The Quality Mark for schools was developed in 1996 to provide a framework that would promote, support and celebrate the improvement of literacy and mathematics. It was updated in 2007, and in 2008 a version of the award was developed for use by early years providers in the maintained, private, voluntary and independent sectors, to make it relevant to, and achievable by, settings that cater for babies, toddlers and young children from birth up to age 5. The focus was on improving communication, language and mathematical development through play-based activities within holistic provision made for the learning and development of young children.
The outcomes required by the extended services agenda for adults and families are much broader than those which the Quality Mark programme focuses on (i.e. children and young people only). This version of the Quality Mark will therefore identify, celebrate and reward the contribution and impact that extended activities and services have on the achievement of children and young people in communication, literacy and mathematical learning, both directly and indirectly.
The guidance will help all types and sizes of providers of extended activities and services in the maintained, private, voluntary and independent sectors to achieve accreditation. It provides a framework for self-evaluation and continuous improvement, and will support providers in evaluating their contribution to, and impact on, improving the skills, abilities and personal development of children and young people, particularly in communication, literacy and mathematical learning.
Basic skills and extended services
basic skills are defined as ‘the ability to read, write and speak in English and use mathematics at a level necessary to function and progress at work and in society in general’. Other terms used include ‘foundation skills’, ‘key skills’, ‘essential skills’ or ‘functional skills’; but whichever term is used, good skills in communication, language, and mathematical development are essential: without them individuals are severely disadvantaged throughout their lives, as learners, in the workplace and as parents, consumers and citizens.
Extended services are those activities and integrated services offered by and accessed through local community groups, children’s centres and schools, including beyond the normal school day, to help meet the needs of children and young people, their families and the wider community. Extended services provide a key means of delivering the Every Child Matters1 outcomes to ensure children and young people grow up safe, healthy, enjoying and achieving, making a positive contribution, and with economic wellbeing.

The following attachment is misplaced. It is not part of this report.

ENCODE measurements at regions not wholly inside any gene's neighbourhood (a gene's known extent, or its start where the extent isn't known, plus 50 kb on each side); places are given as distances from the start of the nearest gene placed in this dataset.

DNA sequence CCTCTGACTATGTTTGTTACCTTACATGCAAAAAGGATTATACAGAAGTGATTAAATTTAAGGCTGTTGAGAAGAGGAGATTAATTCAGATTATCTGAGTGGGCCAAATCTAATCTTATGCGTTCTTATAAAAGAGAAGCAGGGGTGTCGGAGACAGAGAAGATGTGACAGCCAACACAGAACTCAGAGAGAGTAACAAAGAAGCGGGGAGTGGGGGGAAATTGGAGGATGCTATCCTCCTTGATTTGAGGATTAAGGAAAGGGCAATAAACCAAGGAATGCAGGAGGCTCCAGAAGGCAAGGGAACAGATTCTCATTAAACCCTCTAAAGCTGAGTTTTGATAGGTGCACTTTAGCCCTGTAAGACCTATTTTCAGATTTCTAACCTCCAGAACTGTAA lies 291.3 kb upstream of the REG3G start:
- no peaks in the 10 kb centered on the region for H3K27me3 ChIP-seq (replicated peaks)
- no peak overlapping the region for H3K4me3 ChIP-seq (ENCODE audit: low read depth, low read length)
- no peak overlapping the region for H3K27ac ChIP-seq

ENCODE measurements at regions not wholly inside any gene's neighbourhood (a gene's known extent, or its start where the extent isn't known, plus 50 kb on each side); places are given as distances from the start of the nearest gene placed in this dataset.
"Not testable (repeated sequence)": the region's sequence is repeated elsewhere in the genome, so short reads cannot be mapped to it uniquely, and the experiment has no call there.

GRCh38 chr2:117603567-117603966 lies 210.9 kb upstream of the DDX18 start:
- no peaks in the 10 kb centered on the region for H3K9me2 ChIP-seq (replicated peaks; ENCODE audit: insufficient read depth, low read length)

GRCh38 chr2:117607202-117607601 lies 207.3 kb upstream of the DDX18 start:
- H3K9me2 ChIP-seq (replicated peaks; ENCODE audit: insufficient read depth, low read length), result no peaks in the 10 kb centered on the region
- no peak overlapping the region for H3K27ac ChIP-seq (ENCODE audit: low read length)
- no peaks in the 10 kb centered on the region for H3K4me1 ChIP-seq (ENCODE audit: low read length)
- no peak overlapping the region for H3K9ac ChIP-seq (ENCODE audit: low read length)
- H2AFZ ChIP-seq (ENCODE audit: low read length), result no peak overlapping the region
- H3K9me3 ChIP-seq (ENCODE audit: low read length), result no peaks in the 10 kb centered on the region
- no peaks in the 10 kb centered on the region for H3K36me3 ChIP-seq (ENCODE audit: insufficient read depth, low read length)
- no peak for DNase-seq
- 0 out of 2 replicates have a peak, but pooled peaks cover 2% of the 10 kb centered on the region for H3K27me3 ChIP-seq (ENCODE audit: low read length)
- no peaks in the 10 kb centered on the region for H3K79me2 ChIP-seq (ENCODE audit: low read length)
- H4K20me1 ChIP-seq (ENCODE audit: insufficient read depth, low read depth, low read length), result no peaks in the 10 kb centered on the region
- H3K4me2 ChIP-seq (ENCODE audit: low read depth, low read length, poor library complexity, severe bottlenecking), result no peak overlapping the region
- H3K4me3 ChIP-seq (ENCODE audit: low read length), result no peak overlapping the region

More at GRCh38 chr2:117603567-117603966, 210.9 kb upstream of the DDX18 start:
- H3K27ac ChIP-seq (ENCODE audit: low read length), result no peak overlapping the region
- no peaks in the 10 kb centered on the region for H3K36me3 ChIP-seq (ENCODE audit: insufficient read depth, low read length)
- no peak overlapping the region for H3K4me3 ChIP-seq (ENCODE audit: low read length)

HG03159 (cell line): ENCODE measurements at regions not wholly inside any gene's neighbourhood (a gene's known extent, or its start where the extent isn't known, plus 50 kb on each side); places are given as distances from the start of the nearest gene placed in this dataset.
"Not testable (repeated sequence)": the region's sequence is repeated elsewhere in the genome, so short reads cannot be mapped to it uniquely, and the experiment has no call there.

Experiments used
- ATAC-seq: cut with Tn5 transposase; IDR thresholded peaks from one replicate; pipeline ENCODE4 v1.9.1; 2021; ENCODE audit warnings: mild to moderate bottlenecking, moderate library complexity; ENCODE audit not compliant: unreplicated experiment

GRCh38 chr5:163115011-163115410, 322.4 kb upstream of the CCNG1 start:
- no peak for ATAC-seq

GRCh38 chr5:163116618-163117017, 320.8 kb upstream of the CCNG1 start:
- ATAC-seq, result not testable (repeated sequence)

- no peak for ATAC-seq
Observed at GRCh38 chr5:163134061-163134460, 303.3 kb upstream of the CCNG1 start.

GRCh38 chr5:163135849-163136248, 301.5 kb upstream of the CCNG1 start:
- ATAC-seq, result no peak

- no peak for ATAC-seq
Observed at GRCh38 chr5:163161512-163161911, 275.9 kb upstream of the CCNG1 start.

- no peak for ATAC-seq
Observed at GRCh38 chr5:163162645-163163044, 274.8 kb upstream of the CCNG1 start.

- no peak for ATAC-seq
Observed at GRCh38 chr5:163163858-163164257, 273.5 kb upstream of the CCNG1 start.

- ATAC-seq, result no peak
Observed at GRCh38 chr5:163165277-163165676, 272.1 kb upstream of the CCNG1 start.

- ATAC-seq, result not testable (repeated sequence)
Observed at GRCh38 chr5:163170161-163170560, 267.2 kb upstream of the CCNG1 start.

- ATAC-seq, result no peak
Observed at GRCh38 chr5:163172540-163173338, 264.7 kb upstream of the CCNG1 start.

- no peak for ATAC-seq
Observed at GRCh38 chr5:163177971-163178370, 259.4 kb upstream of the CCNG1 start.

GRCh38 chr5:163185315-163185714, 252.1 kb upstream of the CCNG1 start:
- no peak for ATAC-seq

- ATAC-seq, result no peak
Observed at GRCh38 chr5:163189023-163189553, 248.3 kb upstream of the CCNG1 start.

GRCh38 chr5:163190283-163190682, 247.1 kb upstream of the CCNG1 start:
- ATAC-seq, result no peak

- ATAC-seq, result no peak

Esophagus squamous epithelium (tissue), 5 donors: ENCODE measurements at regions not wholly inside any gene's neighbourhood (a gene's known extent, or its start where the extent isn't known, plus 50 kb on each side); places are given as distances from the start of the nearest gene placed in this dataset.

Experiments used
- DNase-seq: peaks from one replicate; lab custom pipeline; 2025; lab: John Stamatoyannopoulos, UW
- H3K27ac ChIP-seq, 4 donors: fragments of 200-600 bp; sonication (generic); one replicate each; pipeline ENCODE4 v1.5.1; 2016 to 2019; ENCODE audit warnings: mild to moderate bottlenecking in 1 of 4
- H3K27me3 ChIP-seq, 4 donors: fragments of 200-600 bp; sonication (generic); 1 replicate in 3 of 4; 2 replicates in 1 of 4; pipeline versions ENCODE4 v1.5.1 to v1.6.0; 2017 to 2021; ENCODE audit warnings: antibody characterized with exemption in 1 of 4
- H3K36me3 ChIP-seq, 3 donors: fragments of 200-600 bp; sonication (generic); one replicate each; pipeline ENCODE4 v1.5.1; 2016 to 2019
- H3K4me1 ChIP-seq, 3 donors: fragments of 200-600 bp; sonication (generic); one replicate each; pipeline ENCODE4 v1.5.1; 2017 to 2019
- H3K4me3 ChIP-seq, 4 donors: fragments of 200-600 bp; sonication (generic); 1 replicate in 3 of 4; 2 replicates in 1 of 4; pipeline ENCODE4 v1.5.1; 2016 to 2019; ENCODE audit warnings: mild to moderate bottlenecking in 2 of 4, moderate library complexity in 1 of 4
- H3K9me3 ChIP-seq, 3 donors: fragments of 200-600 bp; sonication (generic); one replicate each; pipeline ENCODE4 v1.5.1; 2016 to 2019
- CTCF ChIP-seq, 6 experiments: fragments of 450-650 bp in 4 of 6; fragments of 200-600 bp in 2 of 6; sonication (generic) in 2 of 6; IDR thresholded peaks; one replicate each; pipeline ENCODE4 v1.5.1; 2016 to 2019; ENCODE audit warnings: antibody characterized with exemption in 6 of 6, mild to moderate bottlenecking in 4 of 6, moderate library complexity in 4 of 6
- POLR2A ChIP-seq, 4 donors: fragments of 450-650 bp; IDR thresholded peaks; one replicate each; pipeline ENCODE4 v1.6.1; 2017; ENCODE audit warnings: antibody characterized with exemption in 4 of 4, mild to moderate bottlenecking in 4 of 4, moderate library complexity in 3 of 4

There are five aspects to the extended services core offer that is expected to be offered through partnerships between local authorities and local providers:
- high-quality wraparound childcare from 8.00 a.m. to 6.00 p.m. all year round, or to reflect community demand
- a varied menu of activities, including homework clubs and study support, sport, music tuition, dance and drama, art and craft, special interest clubs and volunteering, business and enterprise activities
- parenting support, including parenting programmes and family learning
- swift and easy access to specialist support services
- provision of wider community access to ICT, sports and arts facilities and adult learning.
A full extended services programme should provide whatever learners and the community need at a given time to help them retrieve ground, taste success, build confidence, access childcare, re-engage with learning, and gain awareness of healthy living. Local authorities, children’s centres, schools and local providers from the public, voluntary and independent sectors need to work together to provide their local communities with access to a core offer of integrated services.
A varied menu of extended activities and services can provide additional and enjoyable opportunities to support and motivate children and young people, especially the more vulnerable, to acquire or improve their basic skills, raising their aspirations and having a positive impact on their future learning and achievement as well as on development of their personal skills. Although the main focus may be on sports or the arts, language and communication will be key elements in the success of the provision and so will have an have impact, directly or indirectly, on children and young people’s achievement and development.
1 Every Child Matters: Change for Children, 2004. Full details on www.everychildmatters.gov.uk